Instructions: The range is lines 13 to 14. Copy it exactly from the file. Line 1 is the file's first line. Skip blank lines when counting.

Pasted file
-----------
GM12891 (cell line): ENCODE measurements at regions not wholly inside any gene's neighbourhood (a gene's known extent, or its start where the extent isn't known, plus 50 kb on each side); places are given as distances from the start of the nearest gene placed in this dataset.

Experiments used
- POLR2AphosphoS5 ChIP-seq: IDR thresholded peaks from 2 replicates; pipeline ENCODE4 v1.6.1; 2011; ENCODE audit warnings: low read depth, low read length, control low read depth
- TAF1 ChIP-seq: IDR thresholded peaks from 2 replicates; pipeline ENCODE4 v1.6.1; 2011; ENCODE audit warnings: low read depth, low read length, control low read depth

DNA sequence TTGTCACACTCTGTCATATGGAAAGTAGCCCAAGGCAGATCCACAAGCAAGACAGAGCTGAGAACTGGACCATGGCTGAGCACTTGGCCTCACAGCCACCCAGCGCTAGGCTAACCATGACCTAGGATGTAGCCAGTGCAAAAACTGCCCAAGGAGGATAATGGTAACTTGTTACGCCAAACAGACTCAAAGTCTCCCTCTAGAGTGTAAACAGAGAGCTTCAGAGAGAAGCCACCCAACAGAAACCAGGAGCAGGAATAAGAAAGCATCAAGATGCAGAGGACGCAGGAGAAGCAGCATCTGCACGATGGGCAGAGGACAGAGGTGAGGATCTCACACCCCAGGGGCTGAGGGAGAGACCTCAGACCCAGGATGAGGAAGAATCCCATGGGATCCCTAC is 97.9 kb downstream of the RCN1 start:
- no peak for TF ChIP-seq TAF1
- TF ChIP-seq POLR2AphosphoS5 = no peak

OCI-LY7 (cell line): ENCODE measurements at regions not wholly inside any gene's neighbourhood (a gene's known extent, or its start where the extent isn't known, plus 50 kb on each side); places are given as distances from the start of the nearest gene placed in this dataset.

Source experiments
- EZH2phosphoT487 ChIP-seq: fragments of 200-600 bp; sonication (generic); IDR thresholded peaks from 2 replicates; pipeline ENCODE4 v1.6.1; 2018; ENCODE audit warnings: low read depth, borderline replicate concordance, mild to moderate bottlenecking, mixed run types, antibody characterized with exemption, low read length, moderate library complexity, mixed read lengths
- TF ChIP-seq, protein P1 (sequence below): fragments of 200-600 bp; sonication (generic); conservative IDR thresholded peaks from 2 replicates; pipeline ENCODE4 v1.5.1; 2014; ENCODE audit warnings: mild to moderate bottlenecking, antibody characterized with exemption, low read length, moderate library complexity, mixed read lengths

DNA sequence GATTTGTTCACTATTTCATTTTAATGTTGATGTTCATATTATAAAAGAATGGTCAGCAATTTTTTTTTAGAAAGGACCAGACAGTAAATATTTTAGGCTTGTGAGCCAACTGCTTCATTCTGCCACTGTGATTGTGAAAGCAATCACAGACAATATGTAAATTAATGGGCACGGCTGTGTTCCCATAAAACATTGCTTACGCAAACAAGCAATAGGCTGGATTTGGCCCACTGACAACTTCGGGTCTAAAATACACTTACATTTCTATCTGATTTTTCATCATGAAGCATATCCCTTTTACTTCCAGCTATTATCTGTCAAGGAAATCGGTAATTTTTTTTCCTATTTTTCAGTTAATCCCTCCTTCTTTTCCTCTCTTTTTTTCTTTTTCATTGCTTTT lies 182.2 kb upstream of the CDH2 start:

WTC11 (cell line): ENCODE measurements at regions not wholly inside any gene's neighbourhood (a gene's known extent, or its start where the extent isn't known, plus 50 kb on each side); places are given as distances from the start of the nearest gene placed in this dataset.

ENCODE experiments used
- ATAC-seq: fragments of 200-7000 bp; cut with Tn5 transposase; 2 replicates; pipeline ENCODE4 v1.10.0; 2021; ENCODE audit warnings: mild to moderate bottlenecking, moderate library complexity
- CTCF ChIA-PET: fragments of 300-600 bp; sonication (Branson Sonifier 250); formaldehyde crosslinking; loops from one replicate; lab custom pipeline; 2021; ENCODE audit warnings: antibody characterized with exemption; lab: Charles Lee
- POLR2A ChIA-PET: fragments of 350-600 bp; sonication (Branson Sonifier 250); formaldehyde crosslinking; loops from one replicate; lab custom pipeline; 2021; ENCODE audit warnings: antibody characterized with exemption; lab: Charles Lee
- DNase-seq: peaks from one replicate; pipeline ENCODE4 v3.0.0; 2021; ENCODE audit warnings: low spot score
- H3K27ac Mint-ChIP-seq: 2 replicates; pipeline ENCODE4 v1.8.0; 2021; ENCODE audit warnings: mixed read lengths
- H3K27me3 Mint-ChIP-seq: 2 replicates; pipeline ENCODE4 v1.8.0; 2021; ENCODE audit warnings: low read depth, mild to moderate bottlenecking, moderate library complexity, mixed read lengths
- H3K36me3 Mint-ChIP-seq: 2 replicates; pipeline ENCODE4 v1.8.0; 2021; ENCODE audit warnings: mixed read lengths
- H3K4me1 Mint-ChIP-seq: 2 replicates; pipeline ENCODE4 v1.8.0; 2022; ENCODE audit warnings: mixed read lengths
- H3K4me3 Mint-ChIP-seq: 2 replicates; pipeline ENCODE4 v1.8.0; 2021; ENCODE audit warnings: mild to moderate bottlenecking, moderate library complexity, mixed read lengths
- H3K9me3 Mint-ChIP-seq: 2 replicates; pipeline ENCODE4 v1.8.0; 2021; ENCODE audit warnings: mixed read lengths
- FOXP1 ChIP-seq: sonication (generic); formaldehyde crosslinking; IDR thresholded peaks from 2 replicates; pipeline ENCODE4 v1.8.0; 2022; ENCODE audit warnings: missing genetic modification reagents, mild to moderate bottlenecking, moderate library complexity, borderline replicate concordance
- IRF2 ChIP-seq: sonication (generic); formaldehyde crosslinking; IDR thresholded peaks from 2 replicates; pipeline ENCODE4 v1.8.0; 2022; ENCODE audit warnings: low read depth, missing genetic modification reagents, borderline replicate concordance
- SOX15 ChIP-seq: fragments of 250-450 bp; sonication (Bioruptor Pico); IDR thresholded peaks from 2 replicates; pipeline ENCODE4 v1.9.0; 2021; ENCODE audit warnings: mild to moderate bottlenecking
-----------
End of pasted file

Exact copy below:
WTC11 (cell line): ENCODE measurements at regions not wholly inside any gene's neighbourhood (a gene's known extent, or its start where the extent isn't known, plus 50 kb on each side); places are given as distances from the start of the nearest gene placed in this dataset.

ENCODE experiments used